• eDrive: This is the SF90's electric-only mode, offering up to 15 miles of near-silent driving using the front axle's electric motors.
  • Hybrid: The default setting, this maximises efficiency by blending the delivery of drive from the electric motors and combustion engine.
  • Performance: Keeps the V8 running to ensure that the electric systems are always fully charged and able to deliver maximum power when required.
  • Qualify: Prioritises performance over battery charging and allows the drivetrain to operate at its maximum available power.

 

Depending on the mode selected and driver's requirements, the SF90 can deploy aids such as eSSC (electronic slip-slide control), eTC (electronic traction control), brake-by-wire with ABS and EBD, and torque vectoring. All such aids use the full extent of the hybrid powertrain to ensure seamless harmony between electronic and combustion propulsion.

Design

The SF90 Stradale is very much an evolution of the mid-rear-engine Berlinetta design that has been prevalent in the Ferrari stable for the last 20 years. More compact overhangs and moving the cabin forward have been implemented to emphasise the fact the car is mid-engined, and also to create a 'cockpit' feel. The headlights, which use matrix LED technology for the first time on a Ferrari, have moved away from the L-shape look into a C-shape by incorporating brake air intakes. Suitable Ferrari geekery!

At the rear, the dominating feature is the high-level exhausts. The lower centre of gravity has enabled Ferrari to lower the overall height of the car's tail. New lights – which are more horizontal in design – not only act to emphasise the low height of the tail, they are a direct evolution of the classic round design that has been present since the Ferrari 360.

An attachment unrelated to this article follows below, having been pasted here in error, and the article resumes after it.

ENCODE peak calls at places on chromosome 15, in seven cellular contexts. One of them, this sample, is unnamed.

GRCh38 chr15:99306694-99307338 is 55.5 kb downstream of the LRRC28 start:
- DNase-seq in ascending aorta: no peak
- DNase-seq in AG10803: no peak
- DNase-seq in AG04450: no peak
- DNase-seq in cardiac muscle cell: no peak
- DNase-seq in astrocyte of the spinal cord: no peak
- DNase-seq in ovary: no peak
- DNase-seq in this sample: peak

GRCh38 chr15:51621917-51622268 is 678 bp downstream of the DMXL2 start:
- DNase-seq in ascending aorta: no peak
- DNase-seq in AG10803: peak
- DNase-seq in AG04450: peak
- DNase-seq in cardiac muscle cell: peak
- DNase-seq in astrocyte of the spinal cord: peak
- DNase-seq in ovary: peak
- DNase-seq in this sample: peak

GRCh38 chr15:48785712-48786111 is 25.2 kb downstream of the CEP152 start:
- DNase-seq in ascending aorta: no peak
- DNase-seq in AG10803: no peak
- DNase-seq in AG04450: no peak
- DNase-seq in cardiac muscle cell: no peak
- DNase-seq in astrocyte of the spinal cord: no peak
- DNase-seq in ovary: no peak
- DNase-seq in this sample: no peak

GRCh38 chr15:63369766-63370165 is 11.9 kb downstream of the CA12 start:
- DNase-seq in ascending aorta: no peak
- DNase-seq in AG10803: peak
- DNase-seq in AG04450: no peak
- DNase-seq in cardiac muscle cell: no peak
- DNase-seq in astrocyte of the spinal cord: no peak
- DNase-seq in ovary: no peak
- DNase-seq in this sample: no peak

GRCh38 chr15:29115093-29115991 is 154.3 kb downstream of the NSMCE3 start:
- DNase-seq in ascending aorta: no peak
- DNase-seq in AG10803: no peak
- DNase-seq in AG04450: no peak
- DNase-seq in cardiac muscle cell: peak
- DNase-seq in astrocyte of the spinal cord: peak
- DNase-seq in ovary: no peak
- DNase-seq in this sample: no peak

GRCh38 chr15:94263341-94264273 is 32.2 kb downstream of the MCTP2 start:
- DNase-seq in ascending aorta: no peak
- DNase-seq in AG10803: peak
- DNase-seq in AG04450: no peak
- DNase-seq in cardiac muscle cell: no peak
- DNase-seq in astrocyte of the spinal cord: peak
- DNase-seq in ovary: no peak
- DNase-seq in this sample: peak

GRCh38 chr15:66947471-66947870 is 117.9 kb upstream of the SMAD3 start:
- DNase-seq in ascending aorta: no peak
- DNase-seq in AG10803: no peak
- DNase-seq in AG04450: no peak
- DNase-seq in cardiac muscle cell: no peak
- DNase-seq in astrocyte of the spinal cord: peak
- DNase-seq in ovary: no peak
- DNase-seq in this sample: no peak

Inside, Ferrari has put the focus on combining form, technology and performance for a highly driver-orientated experience. The 'human machine' interface now uses all-digital technology that seeks to imitate the wrap-around experience of an F1 car. A 16 inch digital HD cluster screen is a first in a production car and is dominated by a central rev counter with the navigation screen on one side and supplementary information on the other.

The “hands-on-the-wheel” philosophy has been carried forward. Traditional controls include the now-classic steering-wheel mounted headlight control, windscreen wipers, indicators and the Manettino dials for driving modes. A head-up display ensures that as well as keeping their hands on the wheel, drivers can keep their eyes on the road.

And the price?

Ferrari hasn't released the price of the SF90 Stradale just yet, but a figure of between £350,000 and £400,000 has been bounded around. And that's a lot. But Ferrari isn't pulling any punches when it comes to emphasising just how important the model is in its forward development. Unfortunately, if you do have that kind of money knocking about, there is a waiting list of around 2000 customers and delivery dates aren't confirmed yet, but expect them to hit the streets later in 2019.